Azeem Rafiq’s testimony to MPs and witness statement about the discrimination he experienced at Yorkshire have sent shockwaves through the sport.
Here the PA news agency summarises the state of play in cricket’s racism crisis.
What is the background to this?
Former Yorkshire player Rafiq gave interviews in the summer of 2020 alleging he was the victim of racial harassment and bullying during two spells at the club, the first between 2008 and 2014 and second between 2016 and 2018.
Yorkshire launched an investigation almost immediately but were criticised for the length of time the report took to complete and their failure to publish it. The summary findings upheld seven out of Rafiq’s 43 claims, including some “racial harassment and bullying” but the club concluded no disciplinary action would be taken against any individuals. On November 1, ESPNcricinfo reported that the investigation panel had dismissed the repeated use of the word ‘P***’ by a team-mate towards Rafiq as “friendly banter”. Yorkshire’s handling of the investigation received cross-party political criticism which led to Tuesday’s committee hearing.
What happened on Tuesday?
Rafiq gave powerful evidence to the Digital, Culture, Media and Sport select committee, fighting back tears as he outlined the racism and bullying he faced. He said racism had become “normalised” at Yorkshire and added: “You had people that were openly racist, and then you have the bystanders.”
In a witness statement to the Leeds Employment Tribunal which was published online by the committee after the hearing, further allegations against former colleagues at Yorkshire including Andrew Gale, Tim Bresnan, Gary Ballance Michael Vaughan, Matthew Hoggard and Alex Hales were set out.
What have they said?
Bresnan took to Twitter following the hearing to “apologise unreservedly” for making Rafiq feel bullied, but stressed accusations of frequent racist comments were “absolutely not true”. Hoggard has so far declined to comment but was given some credit by Rafiq for being the first to apologise in a phone call last summer.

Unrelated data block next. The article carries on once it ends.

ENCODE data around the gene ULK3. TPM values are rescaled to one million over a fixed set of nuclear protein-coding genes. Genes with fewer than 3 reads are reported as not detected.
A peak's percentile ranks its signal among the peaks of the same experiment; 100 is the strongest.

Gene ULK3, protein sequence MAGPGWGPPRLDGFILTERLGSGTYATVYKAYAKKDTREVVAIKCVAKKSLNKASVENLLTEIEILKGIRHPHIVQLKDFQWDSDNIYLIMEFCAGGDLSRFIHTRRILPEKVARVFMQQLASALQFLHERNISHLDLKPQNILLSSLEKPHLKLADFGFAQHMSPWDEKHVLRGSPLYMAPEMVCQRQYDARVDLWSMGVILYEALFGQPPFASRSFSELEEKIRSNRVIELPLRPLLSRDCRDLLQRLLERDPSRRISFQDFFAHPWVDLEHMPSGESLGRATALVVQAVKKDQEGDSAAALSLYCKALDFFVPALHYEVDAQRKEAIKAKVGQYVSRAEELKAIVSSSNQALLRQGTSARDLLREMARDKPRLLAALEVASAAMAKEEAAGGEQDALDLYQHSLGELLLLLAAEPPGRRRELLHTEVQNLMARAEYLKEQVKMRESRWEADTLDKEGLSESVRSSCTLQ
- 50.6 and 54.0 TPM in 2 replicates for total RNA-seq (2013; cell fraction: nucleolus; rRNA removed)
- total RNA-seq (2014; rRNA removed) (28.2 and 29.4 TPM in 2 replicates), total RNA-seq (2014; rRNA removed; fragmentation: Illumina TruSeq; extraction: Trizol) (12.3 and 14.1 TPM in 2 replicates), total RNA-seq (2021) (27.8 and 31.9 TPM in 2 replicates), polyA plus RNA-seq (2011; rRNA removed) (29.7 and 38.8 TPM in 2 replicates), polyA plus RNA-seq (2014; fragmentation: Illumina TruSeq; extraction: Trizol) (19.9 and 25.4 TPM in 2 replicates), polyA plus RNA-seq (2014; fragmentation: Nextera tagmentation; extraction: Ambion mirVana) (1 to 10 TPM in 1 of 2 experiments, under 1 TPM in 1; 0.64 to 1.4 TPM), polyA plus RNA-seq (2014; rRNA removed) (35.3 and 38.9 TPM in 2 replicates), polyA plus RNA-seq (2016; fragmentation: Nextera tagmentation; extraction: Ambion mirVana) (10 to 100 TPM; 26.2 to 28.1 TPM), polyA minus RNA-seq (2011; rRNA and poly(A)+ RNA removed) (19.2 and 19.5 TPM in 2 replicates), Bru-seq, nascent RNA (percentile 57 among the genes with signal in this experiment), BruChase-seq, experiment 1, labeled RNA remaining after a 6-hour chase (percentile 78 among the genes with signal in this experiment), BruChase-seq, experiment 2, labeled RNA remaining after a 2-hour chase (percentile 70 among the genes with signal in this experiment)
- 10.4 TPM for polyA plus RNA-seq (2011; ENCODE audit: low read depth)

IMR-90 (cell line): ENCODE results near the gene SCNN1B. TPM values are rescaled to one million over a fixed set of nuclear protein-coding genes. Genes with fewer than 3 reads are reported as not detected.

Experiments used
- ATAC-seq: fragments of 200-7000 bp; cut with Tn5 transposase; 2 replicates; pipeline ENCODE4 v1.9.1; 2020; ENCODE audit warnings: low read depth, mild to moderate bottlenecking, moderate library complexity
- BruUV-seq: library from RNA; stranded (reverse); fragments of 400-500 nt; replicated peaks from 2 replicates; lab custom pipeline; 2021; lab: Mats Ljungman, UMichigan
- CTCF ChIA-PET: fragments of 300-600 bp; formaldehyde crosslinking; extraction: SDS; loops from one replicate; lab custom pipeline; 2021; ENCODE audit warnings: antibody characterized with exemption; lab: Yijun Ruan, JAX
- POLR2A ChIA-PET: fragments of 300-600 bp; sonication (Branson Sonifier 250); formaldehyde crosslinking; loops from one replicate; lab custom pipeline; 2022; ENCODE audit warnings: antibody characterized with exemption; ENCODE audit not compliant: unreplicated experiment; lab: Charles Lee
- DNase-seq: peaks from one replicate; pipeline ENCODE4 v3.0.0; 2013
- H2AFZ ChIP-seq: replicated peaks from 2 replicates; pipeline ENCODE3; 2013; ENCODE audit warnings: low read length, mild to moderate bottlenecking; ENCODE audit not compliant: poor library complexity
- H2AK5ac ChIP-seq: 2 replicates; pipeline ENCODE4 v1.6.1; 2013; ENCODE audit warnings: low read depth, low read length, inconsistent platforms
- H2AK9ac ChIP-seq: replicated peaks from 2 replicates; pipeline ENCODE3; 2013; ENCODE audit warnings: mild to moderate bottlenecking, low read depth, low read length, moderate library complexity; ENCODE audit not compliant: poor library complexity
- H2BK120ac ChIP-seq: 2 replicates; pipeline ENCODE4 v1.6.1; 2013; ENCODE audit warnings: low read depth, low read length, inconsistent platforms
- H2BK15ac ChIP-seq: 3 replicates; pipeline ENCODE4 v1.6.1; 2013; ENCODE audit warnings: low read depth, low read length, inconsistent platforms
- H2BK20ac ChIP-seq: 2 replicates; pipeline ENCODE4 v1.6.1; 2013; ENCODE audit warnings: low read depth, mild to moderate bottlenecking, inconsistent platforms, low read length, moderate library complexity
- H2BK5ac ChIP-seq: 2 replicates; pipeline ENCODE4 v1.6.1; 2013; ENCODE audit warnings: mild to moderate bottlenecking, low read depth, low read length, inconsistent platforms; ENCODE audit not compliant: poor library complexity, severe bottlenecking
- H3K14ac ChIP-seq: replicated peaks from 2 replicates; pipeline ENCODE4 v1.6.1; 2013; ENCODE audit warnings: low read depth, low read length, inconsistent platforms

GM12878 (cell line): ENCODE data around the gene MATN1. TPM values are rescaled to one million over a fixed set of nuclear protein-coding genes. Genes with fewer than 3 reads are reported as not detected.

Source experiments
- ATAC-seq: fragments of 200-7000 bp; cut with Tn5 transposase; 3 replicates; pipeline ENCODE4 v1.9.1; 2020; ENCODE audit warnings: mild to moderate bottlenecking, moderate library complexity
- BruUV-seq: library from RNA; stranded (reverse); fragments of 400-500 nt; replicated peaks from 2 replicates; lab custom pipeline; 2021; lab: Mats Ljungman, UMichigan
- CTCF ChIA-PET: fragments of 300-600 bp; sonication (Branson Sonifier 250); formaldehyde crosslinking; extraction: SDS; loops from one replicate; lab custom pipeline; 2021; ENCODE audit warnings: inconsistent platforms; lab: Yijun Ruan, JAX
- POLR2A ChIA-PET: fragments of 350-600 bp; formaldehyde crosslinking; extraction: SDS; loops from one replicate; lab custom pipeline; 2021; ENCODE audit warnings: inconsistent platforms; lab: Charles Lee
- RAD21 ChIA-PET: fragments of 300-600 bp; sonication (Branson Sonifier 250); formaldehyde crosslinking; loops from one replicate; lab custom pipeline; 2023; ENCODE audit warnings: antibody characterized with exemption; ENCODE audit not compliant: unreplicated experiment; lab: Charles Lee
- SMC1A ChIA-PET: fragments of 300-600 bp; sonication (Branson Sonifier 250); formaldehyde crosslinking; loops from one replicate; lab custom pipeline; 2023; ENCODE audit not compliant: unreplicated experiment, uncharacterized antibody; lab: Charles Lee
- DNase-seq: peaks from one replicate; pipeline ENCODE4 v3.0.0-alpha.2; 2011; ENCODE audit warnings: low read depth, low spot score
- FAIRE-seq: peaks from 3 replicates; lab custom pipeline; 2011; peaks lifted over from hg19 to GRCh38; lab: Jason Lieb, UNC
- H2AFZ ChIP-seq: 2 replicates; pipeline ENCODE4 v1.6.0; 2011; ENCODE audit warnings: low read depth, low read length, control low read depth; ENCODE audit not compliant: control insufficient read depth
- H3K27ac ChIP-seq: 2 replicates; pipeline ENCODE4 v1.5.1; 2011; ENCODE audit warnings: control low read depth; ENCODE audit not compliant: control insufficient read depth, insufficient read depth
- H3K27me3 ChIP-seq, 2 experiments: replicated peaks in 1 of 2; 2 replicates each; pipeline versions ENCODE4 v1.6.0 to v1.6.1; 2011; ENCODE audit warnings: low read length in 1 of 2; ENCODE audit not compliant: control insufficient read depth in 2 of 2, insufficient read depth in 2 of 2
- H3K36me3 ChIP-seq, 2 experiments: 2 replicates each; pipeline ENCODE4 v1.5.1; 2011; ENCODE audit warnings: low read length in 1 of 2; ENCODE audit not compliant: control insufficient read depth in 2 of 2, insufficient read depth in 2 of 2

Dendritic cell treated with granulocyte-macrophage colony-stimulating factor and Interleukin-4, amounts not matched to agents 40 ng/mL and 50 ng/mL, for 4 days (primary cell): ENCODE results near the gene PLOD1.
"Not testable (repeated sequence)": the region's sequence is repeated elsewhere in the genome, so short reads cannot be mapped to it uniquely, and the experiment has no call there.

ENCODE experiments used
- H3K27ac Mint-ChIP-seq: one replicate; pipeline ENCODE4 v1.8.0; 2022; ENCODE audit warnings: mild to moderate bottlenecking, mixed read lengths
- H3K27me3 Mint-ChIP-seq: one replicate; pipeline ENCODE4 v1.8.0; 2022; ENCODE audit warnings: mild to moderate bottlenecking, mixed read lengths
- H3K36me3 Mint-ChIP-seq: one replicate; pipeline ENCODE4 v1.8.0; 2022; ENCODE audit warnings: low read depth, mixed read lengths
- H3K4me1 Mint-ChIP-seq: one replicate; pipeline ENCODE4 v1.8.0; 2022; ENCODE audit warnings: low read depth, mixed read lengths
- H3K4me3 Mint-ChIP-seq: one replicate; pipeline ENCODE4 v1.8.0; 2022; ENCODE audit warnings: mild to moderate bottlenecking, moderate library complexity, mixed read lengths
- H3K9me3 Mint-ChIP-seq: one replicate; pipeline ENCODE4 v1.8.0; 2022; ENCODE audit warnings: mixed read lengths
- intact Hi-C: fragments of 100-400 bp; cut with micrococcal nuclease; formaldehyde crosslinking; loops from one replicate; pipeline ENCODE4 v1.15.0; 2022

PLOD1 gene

Vaughan has twice denied making a racially insensitive comment towards Rafiq and a group of other players of Asian ethnicity in 2009. Ballance admitted in a statement released by Yorkshire earlier this month that he had used a “racial slur” towards Rafiq and offered their previous close friendship as context. Hales said on Wednesday he “categorically and absolutely” denies naming his dog ‘Kevin’ had a “racial connotation”. Sky commentator David Lloyd has admitted, and said sorry, for sending disparaging messages in private. Former Yorkshire captain David Byas, who had left the club before Rafiq’s arrival but was also accused of historical racism in his witness statement, said: “I deny emphatically phrases attributed to me”.
Will more ‘heads roll’?
That is the memorable phrase Health Secretary Sajid Javid used earlier in this scandal and while Roger Hutton and Mark Arthur respectively stepped down as chair and chief executive at Headingley there could be more to come. Rafiq made it clear in a round of follow-up broadcast interviews that he felt Yorkshire could not begin anew until both head coach Gale and director of cricket Martyn Moxon were gone. He said Ballance had a second chance if he repented in full. Meanwhile, senior administrators all the way up to England and Wales Cricket Board chief executive Tom Harrison have come under fire for the game’s wider reaction to Rafiq’s 18-month public protest.
What is the sport doing about it?
Yorkshire have opened an independent whistleblowing hotline, with their new chair Lord Patel vowing to take “further action” but saying the county are at “the start of a journey” to make the club a “template” for inclusion. The ECB has set up a joint reporting service with the Professional Cricketers’ Association and is continuing its investigation into Yorkshire’s handling of Rafiq’s allegations. It has already suspended the county from hosting major international matches at Headingley.
The ECB has also set up the Independent Commission for Equity in Cricket (ICEC) which has opened its call for evidence. Its chair, Cindy Butts, says she wants to hold a mirror up to the sport and hear from anyone connected to the sport about their experiences of discrimination in any form. The ECB has found itself widely criticised for its slow response, with Conservative peer Baroness Warsi concluding they allowed Yorkshire to “mark their own homework”.
Has Rafiq satisfied now?
The employment tribunal with Yorkshire is settled and he admitted to Sky Sports News that his DCMS committee appearance gave him a hint of “closure”. But he recommitted to being the sport’s “voice for the voiceless” and has put Yorkshire and the ECB on notice that he will be watching their actions and holding them to account. He has also pledged to support and stand alongside those who want to speak out.
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